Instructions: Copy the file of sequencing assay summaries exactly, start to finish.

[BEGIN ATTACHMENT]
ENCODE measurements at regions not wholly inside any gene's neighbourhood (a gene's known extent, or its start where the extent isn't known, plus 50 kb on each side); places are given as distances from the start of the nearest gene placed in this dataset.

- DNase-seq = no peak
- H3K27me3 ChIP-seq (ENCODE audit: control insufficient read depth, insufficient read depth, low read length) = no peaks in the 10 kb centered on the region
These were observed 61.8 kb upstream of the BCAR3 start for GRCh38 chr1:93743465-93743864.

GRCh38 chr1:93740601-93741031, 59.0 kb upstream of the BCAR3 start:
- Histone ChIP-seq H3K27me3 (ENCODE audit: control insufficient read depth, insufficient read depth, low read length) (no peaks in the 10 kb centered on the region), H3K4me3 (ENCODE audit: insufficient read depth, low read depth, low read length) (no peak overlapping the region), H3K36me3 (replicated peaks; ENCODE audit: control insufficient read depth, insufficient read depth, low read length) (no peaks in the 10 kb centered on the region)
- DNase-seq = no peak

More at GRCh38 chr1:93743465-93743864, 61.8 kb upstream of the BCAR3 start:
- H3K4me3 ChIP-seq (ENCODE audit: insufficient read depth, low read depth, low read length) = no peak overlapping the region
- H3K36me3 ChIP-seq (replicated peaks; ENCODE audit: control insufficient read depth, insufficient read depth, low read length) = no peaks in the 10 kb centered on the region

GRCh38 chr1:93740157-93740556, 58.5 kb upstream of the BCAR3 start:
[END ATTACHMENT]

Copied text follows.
ENCODE measurements at regions not wholly inside any gene's neighbourhood (a gene's known extent, or its start where the extent isn't known, plus 50 kb on each side); places are given as distances from the start of the nearest gene placed in this dataset.

- DNase-seq = no peak
- H3K27me3 ChIP-seq (ENCODE audit: control insufficient read depth, insufficient read depth, low read length) = no peaks in the 10 kb centered on the region
These were observed 61.8 kb upstream of the BCAR3 start for GRCh38 chr1:93743465-93743864.

GRCh38 chr1:93740601-93741031, 59.0 kb upstream of the BCAR3 start:
- Histone ChIP-seq H3K27me3 (ENCODE audit: control insufficient read depth, insufficient read depth, low read length) (no peaks in the 10 kb centered on the region), H3K4me3 (ENCODE audit: insufficient read depth, low read depth, low read length) (no peak overlapping the region), H3K36me3 (replicated peaks; ENCODE audit: control insufficient read depth, insufficient read depth, low read length) (no peaks in the 10 kb centered on the region)
- DNase-seq = no peak

More at GRCh38 chr1:93743465-93743864, 61.8 kb upstream of the BCAR3 start:
- H3K4me3 ChIP-seq (ENCODE audit: insufficient read depth, low read depth, low read length) = no peak overlapping the region
- H3K36me3 ChIP-seq (replicated peaks; ENCODE audit: control insufficient read depth, insufficient read depth, low read length) = no peaks in the 10 kb centered on the region

GRCh38 chr1:93740157-93740556, 58.5 kb upstream of the BCAR3 start: